The Swazi government has made little progress implementing the recommendations it accepted during its last Universal Periodic Review (UPR) in 2011. There has been no progress on essential rights reforms that Swaziland rejected during the 2011 UPR review. These include: removal of all legislative and practical restrictions on fundamental civil and political rights, in particular those related to freedom of association and expression to allow the registration and operation of political parties; permitting greater political freedoms through free, fair, transparent democratic elections; ensuring the right to health without discrimination on the basis of sexual orientation or gender identity; abolition of the death penalty; and decriminalization of same-sex relations and prevention of discrimination based on marital status and sexual orientation.
The government has yet to repeal, or amend as appropriate, a number of repressive laws that restrict basic rights guaranteed in Swaziland's 2005 constitution, including freedom of association and assembly. The laws in need of amendment include the 2008 Suppression of Terrorism Act (STA), the 1938 Sedition and Subversive Activities Act, and the 1963 Public Order Act. Police have sweeping powers under the Public Order Act. The king's 1973 decree banning political parties remains in force despite repeated calls from local political activists to have it revoked. The constitution does not address the formation or role of political parties.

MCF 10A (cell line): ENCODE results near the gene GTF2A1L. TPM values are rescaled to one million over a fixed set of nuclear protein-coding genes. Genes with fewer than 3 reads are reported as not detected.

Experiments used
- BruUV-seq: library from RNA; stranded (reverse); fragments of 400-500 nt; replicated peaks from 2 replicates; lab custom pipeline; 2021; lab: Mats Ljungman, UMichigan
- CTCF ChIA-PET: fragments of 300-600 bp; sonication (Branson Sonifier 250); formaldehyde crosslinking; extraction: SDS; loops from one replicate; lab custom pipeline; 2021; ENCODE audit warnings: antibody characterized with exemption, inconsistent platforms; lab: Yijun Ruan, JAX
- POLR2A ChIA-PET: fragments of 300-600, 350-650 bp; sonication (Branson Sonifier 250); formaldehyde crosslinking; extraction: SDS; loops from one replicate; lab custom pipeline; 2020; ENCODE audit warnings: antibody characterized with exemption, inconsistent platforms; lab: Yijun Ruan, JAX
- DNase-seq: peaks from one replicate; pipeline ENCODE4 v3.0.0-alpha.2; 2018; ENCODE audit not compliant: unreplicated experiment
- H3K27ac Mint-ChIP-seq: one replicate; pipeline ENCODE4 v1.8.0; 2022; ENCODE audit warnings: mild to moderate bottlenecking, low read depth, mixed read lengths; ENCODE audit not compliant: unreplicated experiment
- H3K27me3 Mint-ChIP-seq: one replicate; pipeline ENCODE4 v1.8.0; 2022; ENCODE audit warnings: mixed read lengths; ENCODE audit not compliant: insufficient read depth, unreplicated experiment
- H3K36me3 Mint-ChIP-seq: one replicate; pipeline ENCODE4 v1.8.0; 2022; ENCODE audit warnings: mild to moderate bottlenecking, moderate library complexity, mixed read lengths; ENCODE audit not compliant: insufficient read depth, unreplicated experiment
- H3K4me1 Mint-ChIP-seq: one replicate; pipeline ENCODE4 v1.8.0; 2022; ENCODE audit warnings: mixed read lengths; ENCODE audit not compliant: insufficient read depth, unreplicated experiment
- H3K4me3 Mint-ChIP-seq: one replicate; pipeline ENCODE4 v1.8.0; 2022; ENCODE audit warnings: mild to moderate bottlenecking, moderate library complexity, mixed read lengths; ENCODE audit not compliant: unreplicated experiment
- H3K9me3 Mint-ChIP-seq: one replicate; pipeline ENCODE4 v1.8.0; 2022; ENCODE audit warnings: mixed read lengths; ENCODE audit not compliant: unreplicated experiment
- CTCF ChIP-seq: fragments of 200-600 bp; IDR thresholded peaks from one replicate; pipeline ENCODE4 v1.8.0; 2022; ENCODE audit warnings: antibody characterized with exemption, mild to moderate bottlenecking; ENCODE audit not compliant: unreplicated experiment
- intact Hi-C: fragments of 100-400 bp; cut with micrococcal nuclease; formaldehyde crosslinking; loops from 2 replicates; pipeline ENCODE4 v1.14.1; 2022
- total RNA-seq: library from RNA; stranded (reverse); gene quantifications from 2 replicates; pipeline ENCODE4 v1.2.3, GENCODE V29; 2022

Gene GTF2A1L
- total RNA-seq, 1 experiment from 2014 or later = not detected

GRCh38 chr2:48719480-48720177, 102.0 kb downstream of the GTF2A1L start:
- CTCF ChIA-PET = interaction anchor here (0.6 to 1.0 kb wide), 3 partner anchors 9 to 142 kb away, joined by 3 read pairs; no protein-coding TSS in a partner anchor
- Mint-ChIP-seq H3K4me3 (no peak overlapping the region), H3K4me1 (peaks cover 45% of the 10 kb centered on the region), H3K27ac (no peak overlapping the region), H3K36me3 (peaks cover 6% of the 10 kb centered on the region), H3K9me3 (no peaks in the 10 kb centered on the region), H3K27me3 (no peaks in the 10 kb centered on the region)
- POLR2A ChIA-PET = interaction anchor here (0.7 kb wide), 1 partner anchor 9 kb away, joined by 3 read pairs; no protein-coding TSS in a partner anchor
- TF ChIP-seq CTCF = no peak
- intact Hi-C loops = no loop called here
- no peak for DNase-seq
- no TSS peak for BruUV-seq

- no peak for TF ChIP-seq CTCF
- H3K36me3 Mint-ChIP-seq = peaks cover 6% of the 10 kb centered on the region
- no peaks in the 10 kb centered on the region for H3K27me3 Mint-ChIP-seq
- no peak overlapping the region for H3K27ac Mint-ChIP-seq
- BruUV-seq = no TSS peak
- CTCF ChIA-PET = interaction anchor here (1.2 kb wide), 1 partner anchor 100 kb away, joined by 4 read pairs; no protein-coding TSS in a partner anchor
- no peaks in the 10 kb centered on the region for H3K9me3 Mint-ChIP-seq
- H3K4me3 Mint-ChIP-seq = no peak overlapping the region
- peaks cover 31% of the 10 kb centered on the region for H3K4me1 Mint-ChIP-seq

Human Rights Watch urges the Swazi government to:
Guarantee rights to freedom of association, peaceful assembly, and expression;
Revoke the king's 1973 decree on political parties, allow the registration and operation of political parties, and introduce multi-party democratic elections;
Repeal or amend as appropriate repressive laws to comply with the constitution and international human rights standards, including the 2008 Suppression of Terrorism Act (STA), the 1938 Sedition and Subversive Activities Act, and the 1963 Public Order Act;
Enact reforms to ensure equality for women and prevent their discrimination in law and practice, particularly under Swazi law and custom. This includes resolving conflicts between civil law and traditional law and values to ensure that human rights standards are not ignored; and
Fully enforce and implement the constitutional provision that no woman shall be forced to take part in a custom to which she objects.
Source: Human Rights Watch.